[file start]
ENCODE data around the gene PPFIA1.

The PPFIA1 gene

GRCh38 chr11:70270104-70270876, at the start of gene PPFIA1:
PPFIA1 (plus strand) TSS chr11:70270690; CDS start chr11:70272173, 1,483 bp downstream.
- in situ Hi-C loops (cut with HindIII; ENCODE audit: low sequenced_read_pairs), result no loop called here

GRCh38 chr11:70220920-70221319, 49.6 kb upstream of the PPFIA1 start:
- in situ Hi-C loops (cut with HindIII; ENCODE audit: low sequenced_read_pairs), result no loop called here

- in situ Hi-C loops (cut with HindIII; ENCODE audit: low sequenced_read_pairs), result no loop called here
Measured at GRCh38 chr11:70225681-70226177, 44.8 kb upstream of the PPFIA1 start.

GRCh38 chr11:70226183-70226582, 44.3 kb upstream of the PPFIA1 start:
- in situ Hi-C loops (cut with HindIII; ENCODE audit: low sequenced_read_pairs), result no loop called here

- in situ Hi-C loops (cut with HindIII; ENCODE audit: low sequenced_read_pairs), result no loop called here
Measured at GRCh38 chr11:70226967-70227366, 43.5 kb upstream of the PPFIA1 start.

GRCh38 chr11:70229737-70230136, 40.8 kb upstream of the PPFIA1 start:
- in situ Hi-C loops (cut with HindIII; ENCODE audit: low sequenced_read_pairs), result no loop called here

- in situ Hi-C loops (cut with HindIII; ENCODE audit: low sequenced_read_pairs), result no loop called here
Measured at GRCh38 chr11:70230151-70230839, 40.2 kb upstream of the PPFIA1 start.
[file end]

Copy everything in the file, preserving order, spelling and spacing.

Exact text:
ENCODE data around the gene PPFIA1.

The PPFIA1 gene

GRCh38 chr11:70270104-70270876, at the start of gene PPFIA1:
PPFIA1 (plus strand) TSS chr11:70270690; CDS start chr11:70272173, 1,483 bp downstream.
- in situ Hi-C loops (cut with HindIII; ENCODE audit: low sequenced_read_pairs), result no loop called here

GRCh38 chr11:70220920-70221319, 49.6 kb upstream of the PPFIA1 start:
- in situ Hi-C loops (cut with HindIII; ENCODE audit: low sequenced_read_pairs), result no loop called here

- in situ Hi-C loops (cut with HindIII; ENCODE audit: low sequenced_read_pairs), result no loop called here
Measured at GRCh38 chr11:70225681-70226177, 44.8 kb upstream of the PPFIA1 start.

GRCh38 chr11:70226183-70226582, 44.3 kb upstream of the PPFIA1 start:
- in situ Hi-C loops (cut with HindIII; ENCODE audit: low sequenced_read_pairs), result no loop called here

- in situ Hi-C loops (cut with HindIII; ENCODE audit: low sequenced_read_pairs), result no loop called here
Measured at GRCh38 chr11:70226967-70227366, 43.5 kb upstream of the PPFIA1 start.

GRCh38 chr11:70229737-70230136, 40.8 kb upstream of the PPFIA1 start:
- in situ Hi-C loops (cut with HindIII; ENCODE audit: low sequenced_read_pairs), result no loop called here

- in situ Hi-C loops (cut with HindIII; ENCODE audit: low sequenced_read_pairs), result no loop called here
Measured at GRCh38 chr11:70230151-70230839, 40.2 kb upstream of the PPFIA1 start.